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Dielectric properties of pole insulation oftTraction motors under ageing with thermal cycling

Chronopoulos Dimitrios

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Year 2024
Type of Item Diploma Work
Bibliographic Citation Dimitrios Chronopoulos, "Dielectric properties of pole insulation oftTraction motors under ageing with thermal cycling", Diploma Work, School of Electrical and Computer Engineering, Technical University of Crete, Chania, Greece, 2024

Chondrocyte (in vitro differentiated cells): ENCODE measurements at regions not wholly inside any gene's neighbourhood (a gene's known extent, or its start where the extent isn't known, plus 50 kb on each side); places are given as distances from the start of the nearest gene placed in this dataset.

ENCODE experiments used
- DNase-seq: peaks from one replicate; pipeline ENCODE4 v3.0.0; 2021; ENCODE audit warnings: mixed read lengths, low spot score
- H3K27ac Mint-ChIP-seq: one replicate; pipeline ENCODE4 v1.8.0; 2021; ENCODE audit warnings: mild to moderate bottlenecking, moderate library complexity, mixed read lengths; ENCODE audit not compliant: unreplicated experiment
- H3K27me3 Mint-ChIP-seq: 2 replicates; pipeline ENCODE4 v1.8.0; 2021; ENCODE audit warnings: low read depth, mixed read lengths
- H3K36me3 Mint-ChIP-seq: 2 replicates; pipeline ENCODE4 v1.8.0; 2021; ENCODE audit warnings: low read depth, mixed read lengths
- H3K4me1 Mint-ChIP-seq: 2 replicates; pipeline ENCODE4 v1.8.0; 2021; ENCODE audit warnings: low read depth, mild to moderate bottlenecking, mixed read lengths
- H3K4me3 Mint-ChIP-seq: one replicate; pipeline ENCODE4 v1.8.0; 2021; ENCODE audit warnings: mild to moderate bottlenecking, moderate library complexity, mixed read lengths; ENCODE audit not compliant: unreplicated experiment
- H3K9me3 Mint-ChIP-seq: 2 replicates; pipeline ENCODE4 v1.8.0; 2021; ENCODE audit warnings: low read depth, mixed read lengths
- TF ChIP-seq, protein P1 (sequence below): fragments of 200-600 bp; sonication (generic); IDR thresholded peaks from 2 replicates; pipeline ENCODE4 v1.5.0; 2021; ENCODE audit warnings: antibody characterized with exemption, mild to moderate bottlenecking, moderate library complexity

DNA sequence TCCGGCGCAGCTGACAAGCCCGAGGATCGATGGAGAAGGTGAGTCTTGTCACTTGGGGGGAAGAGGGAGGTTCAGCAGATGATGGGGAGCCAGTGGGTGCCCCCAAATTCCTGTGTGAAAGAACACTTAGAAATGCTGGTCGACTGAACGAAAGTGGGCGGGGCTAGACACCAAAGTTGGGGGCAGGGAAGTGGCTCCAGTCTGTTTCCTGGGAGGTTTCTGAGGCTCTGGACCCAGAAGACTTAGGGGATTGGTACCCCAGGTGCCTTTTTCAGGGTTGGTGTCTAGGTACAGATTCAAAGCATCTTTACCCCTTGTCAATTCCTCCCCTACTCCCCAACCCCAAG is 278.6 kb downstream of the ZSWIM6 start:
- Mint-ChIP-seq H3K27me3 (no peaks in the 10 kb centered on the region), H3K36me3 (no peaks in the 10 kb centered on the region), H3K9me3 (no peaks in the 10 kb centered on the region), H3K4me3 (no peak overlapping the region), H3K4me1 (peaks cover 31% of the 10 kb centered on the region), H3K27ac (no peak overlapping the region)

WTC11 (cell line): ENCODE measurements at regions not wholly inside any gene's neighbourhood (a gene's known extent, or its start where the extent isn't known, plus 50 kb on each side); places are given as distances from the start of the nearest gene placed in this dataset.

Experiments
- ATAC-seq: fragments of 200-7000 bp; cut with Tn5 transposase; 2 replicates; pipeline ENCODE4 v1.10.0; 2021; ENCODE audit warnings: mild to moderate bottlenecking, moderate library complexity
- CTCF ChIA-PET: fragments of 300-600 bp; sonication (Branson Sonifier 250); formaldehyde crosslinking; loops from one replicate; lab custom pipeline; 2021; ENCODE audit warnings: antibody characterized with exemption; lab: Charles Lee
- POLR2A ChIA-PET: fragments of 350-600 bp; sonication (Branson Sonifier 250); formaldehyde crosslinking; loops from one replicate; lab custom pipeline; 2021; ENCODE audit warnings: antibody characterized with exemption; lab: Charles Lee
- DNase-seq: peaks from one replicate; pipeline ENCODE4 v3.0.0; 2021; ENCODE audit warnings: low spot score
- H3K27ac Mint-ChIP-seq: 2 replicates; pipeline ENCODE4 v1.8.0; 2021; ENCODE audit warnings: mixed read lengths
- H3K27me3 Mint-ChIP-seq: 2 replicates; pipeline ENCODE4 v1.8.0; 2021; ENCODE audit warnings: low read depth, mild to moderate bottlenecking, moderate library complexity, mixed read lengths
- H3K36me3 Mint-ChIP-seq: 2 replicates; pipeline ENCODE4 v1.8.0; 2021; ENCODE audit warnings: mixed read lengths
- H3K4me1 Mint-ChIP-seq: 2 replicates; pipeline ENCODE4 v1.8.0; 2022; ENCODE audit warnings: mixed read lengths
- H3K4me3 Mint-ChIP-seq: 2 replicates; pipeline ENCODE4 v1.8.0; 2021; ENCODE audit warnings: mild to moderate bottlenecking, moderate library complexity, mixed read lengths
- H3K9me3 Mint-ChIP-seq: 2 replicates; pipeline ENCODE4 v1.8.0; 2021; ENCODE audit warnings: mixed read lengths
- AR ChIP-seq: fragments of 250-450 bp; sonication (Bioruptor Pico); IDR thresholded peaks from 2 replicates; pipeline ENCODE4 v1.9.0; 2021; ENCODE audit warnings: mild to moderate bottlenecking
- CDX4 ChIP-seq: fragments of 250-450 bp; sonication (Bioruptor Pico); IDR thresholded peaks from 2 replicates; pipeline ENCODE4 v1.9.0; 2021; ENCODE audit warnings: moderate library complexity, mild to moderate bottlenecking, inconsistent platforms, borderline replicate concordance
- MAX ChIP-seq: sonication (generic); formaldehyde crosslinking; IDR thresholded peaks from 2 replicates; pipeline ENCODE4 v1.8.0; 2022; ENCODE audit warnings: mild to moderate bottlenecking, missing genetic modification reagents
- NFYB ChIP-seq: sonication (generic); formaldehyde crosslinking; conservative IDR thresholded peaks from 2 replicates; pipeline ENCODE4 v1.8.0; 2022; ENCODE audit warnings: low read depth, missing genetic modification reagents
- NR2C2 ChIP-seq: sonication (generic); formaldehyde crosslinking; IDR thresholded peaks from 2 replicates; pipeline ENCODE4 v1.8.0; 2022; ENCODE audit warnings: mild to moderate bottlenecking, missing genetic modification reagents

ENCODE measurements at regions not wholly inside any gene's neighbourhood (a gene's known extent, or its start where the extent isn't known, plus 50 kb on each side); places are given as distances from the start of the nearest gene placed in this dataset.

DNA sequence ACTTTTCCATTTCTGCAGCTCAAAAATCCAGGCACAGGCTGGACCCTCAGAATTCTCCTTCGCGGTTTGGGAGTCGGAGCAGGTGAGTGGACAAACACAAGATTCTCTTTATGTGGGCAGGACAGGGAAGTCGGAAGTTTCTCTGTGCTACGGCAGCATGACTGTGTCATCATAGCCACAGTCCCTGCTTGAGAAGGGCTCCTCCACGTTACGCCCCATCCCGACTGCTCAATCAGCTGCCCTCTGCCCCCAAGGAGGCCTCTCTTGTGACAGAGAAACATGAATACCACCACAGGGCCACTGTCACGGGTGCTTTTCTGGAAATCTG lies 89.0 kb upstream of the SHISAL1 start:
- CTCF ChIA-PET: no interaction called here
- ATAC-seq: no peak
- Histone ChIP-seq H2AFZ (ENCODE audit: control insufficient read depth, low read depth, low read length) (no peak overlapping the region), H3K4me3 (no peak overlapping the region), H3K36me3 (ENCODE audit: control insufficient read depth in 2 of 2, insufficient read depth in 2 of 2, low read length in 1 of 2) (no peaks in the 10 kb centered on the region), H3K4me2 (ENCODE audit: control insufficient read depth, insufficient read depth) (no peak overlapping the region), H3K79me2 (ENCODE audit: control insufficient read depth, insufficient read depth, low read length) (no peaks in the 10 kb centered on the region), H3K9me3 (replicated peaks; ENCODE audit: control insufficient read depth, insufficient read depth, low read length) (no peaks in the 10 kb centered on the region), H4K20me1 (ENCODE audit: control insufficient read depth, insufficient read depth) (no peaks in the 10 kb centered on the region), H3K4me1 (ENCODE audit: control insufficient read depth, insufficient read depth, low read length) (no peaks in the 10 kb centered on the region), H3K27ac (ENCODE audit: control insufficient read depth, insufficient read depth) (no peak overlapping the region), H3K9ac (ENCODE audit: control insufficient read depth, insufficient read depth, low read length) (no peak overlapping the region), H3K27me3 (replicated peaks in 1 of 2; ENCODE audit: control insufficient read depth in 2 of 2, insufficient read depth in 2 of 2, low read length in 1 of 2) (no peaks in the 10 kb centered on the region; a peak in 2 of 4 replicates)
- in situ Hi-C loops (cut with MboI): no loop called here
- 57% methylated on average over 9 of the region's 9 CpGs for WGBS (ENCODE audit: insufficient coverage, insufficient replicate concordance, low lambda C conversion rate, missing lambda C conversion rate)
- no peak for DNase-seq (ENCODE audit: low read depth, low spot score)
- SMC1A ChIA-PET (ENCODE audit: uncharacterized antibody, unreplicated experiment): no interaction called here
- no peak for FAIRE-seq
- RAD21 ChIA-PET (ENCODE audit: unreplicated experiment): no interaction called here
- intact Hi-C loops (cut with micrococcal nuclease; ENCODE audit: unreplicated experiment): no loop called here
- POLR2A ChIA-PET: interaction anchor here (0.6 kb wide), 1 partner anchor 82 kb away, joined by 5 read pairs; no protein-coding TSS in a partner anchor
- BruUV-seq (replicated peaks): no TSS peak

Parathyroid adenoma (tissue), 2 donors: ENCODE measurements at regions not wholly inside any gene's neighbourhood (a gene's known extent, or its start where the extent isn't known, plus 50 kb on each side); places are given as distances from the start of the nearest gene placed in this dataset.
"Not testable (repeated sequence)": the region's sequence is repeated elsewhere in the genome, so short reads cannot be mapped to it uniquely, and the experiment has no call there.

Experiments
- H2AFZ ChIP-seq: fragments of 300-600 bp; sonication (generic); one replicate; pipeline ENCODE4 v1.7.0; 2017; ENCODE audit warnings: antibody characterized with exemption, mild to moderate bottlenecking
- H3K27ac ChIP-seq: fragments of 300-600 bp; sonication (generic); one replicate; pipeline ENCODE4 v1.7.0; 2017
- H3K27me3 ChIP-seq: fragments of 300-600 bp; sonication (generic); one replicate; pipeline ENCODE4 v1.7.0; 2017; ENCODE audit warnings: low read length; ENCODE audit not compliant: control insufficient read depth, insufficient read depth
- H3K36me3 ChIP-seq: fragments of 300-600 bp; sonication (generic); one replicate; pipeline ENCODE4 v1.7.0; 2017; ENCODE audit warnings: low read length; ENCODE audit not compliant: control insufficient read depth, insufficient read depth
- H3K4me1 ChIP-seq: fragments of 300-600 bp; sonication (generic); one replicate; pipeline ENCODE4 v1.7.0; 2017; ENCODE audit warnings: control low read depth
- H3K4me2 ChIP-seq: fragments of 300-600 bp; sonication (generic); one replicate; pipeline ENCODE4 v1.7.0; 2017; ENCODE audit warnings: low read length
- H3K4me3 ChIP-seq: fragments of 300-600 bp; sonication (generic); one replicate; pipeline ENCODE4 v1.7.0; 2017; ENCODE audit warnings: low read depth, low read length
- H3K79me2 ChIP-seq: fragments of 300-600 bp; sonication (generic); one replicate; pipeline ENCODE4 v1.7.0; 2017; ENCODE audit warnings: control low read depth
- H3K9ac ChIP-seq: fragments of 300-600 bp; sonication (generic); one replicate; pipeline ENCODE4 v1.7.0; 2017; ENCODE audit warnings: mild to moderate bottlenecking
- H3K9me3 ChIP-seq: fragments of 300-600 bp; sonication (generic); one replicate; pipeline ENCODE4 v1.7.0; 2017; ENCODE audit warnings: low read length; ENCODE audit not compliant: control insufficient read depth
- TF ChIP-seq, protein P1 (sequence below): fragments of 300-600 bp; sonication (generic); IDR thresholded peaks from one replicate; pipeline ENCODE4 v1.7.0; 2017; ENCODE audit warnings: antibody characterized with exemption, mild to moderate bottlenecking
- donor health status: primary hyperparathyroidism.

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This diploma thesis investigates the dielectric properties of pole insulation in traction motors subjected to aging through thermal cycling. It is a part of the TEAMstress project at the Technical University of Crete, which aims to understand the degradation processes of insulating materials in traction motor poles. The project encompasses the development of quality testing procedures, model design, and analysis of various aging mechanisms, with a particular focus on thermal cycling stress in this thesis. Impedance spectroscopy serves as the monitoring technique utilized throughout the project to generate results. The initial section of the thesis provides a concise overview of electric vehicles and their traction motors. It also examines the permanent magnet synchronous motor utilizing the YASA topology, characterized by axial flux pathing between two external rotors and an internal stator, which is the specific traction motor under investigation. Following this, the thesis outlines the typical faults that electric motors may encounter. It delves into fault generation, focusing on prevalent sequences such as inter-turn short circuits, eccentricity, and demagnetization. Additionally, it discusses the widely employed diagnostic methods aimed at early fault detection. Subsequently, the thesis delves into pole insulation monitoring and thermal aging. It describes the insulation system, diagnostic tests to assess insulation condition, and analyzes the thermal cycling mechanism, along with relevant literature on thermal cycling testing. During the experimental process, impedance spectroscopy is the primary method for monitoring pole insulation condition. The thesis outlines the FRAX analyzer instrument and the procedure for conducting experimental tests. The section on performed work begins with the development of a complex equivalent circuit for the pole specimen. It then explores thermal cycling stress and analyzes results using impedance spectroscopy plots, Nyquist diagrams and breakdown voltage distributions. The thesis also investigates fixed thermal degradation to understand the absence of thermomechanical effects and examines multi-stress mechanisms, including electromechanical stress, using an in-house designed mechanical accelerator. In summary, this thesis provides insights into thermal cycling stress and other degradation mechanisms while examining impedance spectroscopy as a monitoring technique for assessing pole insulation condition.

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